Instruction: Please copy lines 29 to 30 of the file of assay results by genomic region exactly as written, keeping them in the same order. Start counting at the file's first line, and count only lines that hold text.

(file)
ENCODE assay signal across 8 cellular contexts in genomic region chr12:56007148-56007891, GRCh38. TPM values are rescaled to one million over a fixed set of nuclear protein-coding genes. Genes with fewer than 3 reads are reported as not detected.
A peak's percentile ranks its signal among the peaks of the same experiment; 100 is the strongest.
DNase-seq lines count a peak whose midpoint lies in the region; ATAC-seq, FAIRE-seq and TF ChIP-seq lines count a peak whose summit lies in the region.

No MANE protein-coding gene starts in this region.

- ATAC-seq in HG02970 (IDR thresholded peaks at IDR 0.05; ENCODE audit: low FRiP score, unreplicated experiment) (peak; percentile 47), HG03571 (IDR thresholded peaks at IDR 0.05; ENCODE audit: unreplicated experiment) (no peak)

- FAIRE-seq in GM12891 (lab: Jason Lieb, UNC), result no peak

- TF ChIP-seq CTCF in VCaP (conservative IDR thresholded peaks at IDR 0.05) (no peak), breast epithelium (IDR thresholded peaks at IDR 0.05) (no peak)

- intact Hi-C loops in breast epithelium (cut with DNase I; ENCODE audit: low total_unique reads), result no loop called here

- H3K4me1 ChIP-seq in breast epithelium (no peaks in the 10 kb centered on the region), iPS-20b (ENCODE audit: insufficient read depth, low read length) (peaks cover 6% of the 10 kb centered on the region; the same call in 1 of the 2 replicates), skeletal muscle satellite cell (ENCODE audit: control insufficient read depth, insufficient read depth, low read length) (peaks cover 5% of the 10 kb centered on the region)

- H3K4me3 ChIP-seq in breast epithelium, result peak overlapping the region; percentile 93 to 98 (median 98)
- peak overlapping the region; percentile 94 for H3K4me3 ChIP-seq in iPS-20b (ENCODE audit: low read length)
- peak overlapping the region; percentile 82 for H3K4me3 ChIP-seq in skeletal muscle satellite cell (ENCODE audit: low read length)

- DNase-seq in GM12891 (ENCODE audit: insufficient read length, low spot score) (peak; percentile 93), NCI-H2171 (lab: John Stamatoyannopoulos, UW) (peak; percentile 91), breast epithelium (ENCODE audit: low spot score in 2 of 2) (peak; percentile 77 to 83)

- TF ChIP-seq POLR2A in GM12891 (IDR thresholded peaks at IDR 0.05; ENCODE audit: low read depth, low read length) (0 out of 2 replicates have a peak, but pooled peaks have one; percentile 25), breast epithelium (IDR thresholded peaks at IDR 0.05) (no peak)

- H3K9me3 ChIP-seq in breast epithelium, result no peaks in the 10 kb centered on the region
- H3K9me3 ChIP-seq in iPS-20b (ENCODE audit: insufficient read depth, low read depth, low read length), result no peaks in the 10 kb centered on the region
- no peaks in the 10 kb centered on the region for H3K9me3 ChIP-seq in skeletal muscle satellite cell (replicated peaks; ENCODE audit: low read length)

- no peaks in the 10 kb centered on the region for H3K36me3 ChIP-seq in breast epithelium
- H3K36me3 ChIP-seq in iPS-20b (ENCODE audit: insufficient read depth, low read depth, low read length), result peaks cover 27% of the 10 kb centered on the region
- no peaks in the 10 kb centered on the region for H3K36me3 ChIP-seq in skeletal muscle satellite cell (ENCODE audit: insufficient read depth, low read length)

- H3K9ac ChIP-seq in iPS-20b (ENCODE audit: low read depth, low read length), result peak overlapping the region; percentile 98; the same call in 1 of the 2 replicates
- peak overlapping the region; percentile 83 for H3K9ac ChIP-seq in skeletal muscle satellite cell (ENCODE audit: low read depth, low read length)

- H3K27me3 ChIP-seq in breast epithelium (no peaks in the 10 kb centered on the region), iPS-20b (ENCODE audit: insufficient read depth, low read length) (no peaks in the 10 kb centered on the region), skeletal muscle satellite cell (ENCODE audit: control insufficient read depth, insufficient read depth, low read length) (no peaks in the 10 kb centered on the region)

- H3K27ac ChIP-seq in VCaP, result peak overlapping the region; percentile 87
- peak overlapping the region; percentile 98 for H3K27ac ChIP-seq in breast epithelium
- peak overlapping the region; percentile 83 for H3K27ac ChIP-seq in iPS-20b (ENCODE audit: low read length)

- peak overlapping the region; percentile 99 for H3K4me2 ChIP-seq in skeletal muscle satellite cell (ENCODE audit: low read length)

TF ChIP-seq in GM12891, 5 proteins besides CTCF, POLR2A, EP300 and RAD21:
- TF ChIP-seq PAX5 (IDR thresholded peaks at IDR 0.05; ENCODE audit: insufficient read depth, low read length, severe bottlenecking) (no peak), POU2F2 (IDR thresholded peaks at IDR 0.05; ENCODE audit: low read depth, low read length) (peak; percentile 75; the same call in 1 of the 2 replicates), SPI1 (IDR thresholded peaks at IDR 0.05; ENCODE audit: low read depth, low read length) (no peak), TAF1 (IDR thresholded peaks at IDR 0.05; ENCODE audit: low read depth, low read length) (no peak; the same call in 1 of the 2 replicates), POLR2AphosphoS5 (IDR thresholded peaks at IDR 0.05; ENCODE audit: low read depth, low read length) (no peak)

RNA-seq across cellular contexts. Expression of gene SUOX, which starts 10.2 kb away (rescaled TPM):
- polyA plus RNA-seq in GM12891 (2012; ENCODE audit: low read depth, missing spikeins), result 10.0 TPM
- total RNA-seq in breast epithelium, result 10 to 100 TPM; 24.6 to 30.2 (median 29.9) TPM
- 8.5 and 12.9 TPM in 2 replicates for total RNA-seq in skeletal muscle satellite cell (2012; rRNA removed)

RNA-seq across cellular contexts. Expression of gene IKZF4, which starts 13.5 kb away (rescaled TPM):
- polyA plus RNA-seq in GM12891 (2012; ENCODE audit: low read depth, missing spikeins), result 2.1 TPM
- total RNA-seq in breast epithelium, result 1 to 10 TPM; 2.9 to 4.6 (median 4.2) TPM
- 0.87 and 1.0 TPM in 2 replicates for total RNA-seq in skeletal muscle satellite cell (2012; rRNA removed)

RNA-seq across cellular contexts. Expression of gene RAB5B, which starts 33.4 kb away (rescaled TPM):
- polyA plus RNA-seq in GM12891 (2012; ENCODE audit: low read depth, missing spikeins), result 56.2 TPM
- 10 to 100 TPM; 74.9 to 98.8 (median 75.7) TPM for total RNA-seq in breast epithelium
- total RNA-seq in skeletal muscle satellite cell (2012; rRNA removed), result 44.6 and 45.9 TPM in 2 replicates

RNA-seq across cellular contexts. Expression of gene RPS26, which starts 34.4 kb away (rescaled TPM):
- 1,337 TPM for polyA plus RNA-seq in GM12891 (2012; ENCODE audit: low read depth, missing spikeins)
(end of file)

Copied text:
- TF ChIP-seq PAX5 (IDR thresholded peaks at IDR 0.05; ENCODE audit: insufficient read depth, low read length, severe bottlenecking) (no peak), POU2F2 (IDR thresholded peaks at IDR 0.05; ENCODE audit: low read depth, low read length) (peak; percentile 75; the same call in 1 of the 2 replicates), SPI1 (IDR thresholded peaks at IDR 0.05; ENCODE audit: low read depth, low read length) (no peak), TAF1 (IDR thresholded peaks at IDR 0.05; ENCODE audit: low read depth, low read length) (no peak; the same call in 1 of the 2 replicates), POLR2AphosphoS5 (IDR thresholded peaks at IDR 0.05; ENCODE audit: low read depth, low read length) (no peak)

RNA-seq across cellular contexts. Expression of gene SUOX, which starts 10.2 kb away (rescaled TPM):